It’s hard to imagine his slate gray house on Rembert Avenue as anything other than a happy home. Greeted with excitement by the family’s dogs, I sat down to chat with David and Kris, a fourth grade teacher at Alexander II, about their move to the College Hill Corridor, favorite community events and special family outings.

In 2008, David transferred from Wake Forrest University in Winston-Salem, NC to Macon to begin his career as a Mercer professor. An accomplished author and avid William Faulkner enthusiast, his work focuses on American literature and southern studies. Though his family has only lived in Macon for five years, he admits the community felt like “home at first sight.”

When they were looking for a place to live in Macon, Andrew Silver, a fellow Mercerian and self-proclaimed Maconite, led David and Kris around town to find a new home for their family of four.

“We looked at a lot of areas downtown, but after we saw the Huguenin Heights neighborhood, we knew where we were supposed to be,” Kris remembers fondly.

The couple recalled the day they pulled into Rembert Avenue to find several young boys playing in the yard, families relaxing on porches, and other couples coming out to greet them at their car. Within seconds, both of the Davis’ sons, Lucas and Ayden, were whisked away to neighbors’ backyards to play, and the visiting family had met half the neighborhood. “Yes, it was a set-up. Andy had told them we were coming and the whole neighborhood was ready to make a great impression,” David admits with a laugh, “but that’s really how it is around here. We love it.”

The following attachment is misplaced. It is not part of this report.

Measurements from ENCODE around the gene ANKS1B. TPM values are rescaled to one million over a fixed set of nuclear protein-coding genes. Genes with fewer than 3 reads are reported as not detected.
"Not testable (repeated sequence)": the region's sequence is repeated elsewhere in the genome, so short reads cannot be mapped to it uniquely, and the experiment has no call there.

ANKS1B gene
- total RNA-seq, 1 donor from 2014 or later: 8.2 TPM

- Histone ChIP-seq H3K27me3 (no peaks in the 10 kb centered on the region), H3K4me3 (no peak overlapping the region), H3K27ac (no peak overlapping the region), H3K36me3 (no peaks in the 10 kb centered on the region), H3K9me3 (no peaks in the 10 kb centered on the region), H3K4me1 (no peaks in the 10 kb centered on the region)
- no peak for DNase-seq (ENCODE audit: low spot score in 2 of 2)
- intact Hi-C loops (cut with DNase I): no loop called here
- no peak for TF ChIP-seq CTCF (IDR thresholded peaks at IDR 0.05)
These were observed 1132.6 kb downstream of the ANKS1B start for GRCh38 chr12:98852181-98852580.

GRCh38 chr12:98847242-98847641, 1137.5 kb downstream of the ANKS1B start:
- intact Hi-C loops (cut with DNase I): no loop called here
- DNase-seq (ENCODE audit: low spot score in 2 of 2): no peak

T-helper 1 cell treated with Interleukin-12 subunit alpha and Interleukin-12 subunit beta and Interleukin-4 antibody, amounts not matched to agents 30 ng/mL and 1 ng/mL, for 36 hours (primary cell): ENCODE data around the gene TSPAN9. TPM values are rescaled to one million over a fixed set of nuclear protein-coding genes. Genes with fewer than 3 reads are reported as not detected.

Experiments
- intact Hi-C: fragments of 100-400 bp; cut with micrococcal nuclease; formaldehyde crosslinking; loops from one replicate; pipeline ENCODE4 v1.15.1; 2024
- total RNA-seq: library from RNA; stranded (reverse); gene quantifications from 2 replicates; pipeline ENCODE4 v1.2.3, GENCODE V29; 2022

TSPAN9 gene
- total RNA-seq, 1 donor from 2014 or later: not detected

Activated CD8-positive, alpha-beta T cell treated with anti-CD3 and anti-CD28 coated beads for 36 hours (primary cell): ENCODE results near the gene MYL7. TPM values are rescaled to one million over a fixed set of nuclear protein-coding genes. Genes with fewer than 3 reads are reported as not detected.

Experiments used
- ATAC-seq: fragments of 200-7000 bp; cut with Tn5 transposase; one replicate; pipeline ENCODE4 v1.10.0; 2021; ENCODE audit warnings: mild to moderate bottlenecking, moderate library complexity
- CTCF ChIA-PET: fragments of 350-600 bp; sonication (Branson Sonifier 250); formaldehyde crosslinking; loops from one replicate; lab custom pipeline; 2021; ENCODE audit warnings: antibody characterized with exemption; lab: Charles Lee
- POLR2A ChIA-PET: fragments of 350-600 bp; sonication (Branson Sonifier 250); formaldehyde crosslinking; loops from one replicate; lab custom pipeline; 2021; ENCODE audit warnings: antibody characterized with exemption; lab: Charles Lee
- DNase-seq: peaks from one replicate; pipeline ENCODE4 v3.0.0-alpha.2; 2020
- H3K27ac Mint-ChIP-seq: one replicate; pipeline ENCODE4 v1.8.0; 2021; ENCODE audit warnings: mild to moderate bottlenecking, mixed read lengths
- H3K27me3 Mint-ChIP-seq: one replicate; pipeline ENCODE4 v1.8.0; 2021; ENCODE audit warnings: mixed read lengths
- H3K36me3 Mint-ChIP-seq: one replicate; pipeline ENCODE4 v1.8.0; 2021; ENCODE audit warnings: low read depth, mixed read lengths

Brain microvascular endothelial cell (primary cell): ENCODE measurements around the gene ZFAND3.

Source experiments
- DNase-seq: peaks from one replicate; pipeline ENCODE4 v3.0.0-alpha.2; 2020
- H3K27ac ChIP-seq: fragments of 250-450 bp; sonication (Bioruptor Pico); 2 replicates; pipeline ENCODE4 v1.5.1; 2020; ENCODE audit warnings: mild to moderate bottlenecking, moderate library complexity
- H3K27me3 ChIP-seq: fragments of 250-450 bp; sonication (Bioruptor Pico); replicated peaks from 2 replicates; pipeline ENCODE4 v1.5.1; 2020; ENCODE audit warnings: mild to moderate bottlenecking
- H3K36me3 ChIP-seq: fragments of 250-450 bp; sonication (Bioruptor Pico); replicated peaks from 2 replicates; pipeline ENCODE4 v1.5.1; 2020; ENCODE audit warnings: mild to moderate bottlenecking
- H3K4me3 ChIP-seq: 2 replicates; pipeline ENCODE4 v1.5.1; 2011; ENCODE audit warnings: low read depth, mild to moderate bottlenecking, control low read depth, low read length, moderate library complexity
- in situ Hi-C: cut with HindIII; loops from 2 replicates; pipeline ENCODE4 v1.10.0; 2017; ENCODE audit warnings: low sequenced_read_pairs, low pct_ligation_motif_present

“We decided to buy the house based on that first experience, we just needed to make sure it had flushing toilets!” He continues. The southern charm and blank potential of the home resonated with the couple, and as their sons made friends and played with the neighbors, the whole thing just felt right. Gesturing to the beautiful early fall day outside, David admits, “In the end, we realized we paid for the neighborhood, and it came with a house to live in.”

Since their move five years ago, the Davis’ have made themselves at home in the Corridor, getting to know their neighbors, enjoying Mercer athletic events, eating at Mercer Village, and walking several of their dogs around the area at night. “In all honesty,” David begins, with the air of an academic musing on his reflections, “we spend 90 percent of our time in a half-mile radius of Tattnall Square Park. Everything we need is here, or in a short driving distance. In terms of convenience and community feel, this was our ideal spot.”